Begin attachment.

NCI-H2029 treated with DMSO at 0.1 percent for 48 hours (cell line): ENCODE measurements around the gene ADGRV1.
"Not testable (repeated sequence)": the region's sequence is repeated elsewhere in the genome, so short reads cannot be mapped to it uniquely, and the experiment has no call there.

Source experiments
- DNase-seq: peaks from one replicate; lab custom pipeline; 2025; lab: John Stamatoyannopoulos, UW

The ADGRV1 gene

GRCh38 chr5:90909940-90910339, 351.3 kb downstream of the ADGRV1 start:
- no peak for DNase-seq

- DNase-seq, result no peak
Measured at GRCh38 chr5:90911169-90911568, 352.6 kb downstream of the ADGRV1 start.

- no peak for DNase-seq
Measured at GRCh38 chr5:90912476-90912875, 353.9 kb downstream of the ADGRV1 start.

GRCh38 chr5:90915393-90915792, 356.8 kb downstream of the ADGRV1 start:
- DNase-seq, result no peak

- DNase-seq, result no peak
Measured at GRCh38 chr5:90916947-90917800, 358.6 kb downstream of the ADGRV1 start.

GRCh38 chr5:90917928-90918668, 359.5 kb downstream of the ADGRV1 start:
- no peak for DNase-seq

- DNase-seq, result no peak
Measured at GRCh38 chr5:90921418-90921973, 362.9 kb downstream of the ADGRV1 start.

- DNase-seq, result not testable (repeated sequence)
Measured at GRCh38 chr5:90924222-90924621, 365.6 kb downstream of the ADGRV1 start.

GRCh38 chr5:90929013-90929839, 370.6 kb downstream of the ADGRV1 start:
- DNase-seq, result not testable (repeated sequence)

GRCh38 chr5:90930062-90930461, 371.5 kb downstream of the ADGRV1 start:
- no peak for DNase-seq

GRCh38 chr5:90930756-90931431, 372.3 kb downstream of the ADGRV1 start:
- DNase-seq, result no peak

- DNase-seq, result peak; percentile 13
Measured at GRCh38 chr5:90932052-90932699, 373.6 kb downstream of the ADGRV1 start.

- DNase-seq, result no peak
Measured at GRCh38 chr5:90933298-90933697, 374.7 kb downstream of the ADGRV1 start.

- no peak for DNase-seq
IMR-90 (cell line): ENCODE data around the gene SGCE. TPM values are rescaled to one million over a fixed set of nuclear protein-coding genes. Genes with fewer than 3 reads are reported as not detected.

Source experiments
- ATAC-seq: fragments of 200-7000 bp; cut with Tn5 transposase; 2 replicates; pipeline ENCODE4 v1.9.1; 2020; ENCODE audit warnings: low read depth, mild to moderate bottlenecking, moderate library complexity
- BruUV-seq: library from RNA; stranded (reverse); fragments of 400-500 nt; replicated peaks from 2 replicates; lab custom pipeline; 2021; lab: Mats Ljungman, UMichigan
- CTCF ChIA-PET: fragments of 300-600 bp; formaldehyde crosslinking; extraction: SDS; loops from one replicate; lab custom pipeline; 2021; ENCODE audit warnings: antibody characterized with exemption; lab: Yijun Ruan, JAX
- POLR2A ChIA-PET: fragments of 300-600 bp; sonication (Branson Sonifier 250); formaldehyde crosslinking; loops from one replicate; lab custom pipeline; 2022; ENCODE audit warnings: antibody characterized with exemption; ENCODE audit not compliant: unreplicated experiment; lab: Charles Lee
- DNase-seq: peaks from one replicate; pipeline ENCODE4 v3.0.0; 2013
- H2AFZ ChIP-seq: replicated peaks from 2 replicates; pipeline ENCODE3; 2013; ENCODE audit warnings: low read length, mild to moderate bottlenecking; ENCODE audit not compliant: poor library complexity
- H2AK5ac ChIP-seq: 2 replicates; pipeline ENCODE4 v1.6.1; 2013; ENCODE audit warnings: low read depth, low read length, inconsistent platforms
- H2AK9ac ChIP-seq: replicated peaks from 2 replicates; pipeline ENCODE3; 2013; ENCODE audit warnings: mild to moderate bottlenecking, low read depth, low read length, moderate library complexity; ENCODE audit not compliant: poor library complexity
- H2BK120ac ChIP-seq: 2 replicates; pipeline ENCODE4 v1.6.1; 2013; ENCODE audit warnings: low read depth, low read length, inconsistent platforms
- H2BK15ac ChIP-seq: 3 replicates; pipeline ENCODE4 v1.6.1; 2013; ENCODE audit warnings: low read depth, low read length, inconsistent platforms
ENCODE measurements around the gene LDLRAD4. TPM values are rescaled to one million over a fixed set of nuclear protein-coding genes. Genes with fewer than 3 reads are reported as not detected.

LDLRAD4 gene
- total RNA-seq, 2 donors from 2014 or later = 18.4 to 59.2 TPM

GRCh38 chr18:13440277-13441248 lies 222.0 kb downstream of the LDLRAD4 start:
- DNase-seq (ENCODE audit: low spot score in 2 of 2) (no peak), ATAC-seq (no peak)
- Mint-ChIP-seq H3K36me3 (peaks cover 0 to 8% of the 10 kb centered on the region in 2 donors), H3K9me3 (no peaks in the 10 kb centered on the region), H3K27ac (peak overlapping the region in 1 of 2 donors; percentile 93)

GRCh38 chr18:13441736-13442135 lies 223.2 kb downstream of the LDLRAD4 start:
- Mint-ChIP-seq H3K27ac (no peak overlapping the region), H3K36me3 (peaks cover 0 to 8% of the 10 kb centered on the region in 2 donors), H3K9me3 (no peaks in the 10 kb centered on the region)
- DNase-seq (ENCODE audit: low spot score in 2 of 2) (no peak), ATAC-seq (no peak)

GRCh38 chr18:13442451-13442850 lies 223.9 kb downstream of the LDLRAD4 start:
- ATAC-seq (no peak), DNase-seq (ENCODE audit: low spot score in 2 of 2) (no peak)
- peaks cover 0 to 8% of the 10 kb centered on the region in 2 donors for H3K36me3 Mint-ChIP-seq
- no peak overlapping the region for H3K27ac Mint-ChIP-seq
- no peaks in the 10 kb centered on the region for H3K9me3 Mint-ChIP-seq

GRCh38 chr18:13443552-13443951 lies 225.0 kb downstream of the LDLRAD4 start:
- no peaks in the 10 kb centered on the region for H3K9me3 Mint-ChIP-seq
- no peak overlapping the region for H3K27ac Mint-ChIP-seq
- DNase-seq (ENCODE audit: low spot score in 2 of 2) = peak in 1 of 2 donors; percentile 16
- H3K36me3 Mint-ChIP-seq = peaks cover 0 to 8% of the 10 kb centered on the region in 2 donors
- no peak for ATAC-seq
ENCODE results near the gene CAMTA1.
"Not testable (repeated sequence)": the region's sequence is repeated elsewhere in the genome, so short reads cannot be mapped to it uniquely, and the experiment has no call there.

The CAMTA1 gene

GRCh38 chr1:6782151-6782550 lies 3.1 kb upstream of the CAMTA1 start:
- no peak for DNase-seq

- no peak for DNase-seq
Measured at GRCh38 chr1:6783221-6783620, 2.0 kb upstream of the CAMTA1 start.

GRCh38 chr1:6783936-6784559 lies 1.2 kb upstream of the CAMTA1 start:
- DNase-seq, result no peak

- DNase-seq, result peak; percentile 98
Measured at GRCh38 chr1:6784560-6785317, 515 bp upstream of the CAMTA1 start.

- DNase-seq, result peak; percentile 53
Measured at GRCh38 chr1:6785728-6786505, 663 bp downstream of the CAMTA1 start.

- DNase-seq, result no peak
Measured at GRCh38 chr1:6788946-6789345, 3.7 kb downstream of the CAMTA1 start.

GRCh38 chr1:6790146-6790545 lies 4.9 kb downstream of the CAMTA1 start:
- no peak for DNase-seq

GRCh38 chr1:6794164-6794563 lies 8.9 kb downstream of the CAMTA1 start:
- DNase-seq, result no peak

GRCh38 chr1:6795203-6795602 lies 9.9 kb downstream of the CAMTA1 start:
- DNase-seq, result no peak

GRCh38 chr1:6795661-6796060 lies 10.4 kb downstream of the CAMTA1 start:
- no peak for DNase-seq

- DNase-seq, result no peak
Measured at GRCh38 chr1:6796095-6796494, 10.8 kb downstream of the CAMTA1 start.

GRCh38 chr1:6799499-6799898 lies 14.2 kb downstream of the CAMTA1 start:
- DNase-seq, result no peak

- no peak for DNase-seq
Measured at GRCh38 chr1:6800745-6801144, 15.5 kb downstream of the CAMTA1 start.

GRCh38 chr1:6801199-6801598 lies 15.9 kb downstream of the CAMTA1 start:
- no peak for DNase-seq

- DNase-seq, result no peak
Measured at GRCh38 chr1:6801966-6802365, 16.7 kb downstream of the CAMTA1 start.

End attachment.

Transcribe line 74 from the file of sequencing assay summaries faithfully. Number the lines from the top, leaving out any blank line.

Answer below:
- DNase-seq, result peak; percentile 98